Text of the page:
PEBBLE BEACH, Calif. – It’s tempting to write here that Jordan Spieth stole the show Saturday, shooting a 7-under 65 to take control of this AT&T Pebble Beach National Pro-Am.
But that wouldn’t be accurate. Whenever he plays here at Pebble, Justin Timberlake is always the main attraction.
For good reason this year. A near-ace, a pair of chip-ins, several clutch putts – it was all on display in the third round, much to the delight of the throng of fans that were following him.
“This guy brought his A-game today, boys,” said Justin Rose, Timberlake’s partner.
At first glance, Rose and Timberlake are an unlikely team – though the same age, 36, the Englishman wouldn’t seem to be an ’N Sync fan. But they met a few years ago on the range at Lake Nona in Orlando, Fla., when Timberlake was in town to play with a friend. They spent time together there, then met up on a few occasions in the Bahamas. Last November, they reeled in a 40-pound wahoo. “I thought he was going to have to tap out,” Rose joked, “but he eventually got him into the boat.”
They stay in frequent contact throughout the year, chitchatting about work and family, like normal friends, famous or otherwise. It was Timberlake who persuaded Rose to add Pebble to his schedule. Rose tied for sixth last year in idyllic weather.
To prepare for this tournament, Rose and Timberlake played a few rounds together in Los Angeles during an off-week last month. Timberlake, a 4 handicap, was struggling with his game, and that can be terrifying for an amateur entering a high-profile event like the Clambake.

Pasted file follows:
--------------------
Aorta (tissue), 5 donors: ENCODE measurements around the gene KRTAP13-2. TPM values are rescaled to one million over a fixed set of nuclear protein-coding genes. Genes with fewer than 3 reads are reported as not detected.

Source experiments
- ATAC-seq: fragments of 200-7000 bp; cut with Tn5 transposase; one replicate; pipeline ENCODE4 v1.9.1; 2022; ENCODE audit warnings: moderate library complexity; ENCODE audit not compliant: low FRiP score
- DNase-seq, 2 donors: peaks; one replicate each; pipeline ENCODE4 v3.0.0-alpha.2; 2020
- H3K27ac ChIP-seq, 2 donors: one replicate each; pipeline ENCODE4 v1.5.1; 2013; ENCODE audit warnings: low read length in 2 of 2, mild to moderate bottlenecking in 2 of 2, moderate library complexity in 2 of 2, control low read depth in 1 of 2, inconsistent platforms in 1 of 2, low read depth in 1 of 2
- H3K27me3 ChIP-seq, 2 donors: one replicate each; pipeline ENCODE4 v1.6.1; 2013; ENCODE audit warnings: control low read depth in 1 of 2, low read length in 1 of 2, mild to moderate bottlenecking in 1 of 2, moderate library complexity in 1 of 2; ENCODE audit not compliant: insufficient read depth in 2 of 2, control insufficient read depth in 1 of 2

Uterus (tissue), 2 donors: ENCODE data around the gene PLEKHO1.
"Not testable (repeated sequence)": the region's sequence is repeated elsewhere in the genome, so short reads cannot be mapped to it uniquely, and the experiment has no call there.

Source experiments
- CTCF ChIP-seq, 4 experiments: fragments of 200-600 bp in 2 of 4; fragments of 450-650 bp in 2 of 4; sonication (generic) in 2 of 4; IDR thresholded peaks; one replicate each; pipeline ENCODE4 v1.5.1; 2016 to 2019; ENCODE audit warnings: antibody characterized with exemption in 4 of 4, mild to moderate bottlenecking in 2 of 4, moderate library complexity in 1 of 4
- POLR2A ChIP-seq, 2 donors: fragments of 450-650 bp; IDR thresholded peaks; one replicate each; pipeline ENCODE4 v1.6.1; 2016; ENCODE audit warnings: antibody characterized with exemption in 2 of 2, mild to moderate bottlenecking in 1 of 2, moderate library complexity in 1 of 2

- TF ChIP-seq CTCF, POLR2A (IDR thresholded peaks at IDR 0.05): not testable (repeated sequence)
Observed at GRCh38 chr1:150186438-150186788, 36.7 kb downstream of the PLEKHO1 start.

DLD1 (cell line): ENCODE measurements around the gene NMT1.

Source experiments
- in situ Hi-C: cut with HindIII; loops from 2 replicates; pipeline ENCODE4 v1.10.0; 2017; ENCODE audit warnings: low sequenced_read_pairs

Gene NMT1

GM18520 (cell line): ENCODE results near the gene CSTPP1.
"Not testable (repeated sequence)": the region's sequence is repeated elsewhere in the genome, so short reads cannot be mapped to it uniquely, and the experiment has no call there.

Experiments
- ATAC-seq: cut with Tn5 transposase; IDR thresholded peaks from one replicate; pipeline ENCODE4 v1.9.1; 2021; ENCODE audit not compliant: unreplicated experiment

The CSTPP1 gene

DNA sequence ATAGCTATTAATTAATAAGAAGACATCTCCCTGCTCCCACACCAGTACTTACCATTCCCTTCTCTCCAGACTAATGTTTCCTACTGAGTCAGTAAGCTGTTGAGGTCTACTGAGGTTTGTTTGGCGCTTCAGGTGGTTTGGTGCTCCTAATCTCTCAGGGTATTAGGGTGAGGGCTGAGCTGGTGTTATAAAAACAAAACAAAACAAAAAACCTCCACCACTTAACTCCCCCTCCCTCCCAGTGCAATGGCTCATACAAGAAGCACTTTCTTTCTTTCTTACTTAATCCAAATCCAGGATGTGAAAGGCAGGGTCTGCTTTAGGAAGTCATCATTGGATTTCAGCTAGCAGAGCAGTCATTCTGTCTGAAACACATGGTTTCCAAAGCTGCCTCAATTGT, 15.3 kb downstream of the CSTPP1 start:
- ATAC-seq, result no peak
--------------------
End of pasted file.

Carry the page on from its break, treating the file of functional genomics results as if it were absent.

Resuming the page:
“As fun as it is, there’s a lot of attention,” Rose said. “It’s not an easy week for the amateurs, either. There’s a lot of scrutiny on them. If you’re not comfortable with your game, it’s a tough place to be for an amateur. But when you find the right pairing, you can always make it fun.”
The first few rounds this week weren’t much fun for anyone, with sideways rain and 40-mph gusts. Rose managed to play those two days in 2 under. “I wouldn’t even dream of playing golf in the elements we got hit with,” Timberlake said. “But to watch him really go to work and just smash it through it, it’s like, oh, yeah, these guys are really good.”
Timberlake impressed in other ways. After putting out on a hole at Spyglass, he grabbed a guitar and sang a cappella for a group of about 20. “We’re all good at our thing,” Rose said.
Turns out they were both pretty special Saturday on a postcard day at Pebble.
On the seventh tee, Rose grabbed his phone and took a selfie with Timberlake as he hit his tee shot. “It’s one of those moments you should capture,” he said. But Rose almost missed the end result – Timberlake’s wedge shot landed just past the flag and nearly sucked back into the cup for an ace. He settled for a tap-in birdie.
“That would have been something,” Timberlake said later.
“When the crowds turn up, he plays his best, or when there’s the iconic seventh hole at Pebble, he’ll stiff it,” Rose said. “You know what I mean?”
“I just close my eyes, really.”
“It’s all skill,” Rose said.
The good times continued to roll on the back nine, with Timberlake chipping in for birdie on the 16th hole. When he left his bunker shot short of the green on 17, he was unfazed.
“You know what, Willie Mac?” Timberlake said to Will MacKenzie, the other pro in the group. “This one might go in, too.”
And it did, clanking off the flagstick and into the cup. Timberlake flung his wedge to his caddie and showboated around the green, bowing to the crowd and pretending to walk straight to the next tee. Rose and MacKenzie roared with laughter.
On 18, it was Rose’s turn to contribute, and he used a fairway wood to chip in from behind the green. He celebrated with Timberlake and tenderly patted him on the left cheek.
“What a shot, dude,” Timberlake said.
The duo’s birdie-birdie-birdie finish capped a 9-under 63 and pushed them to 16 under, enough to make the 54-hole team cut.
“Today,” Rose said, “is one of the most fun days of golf I’ve ever had.”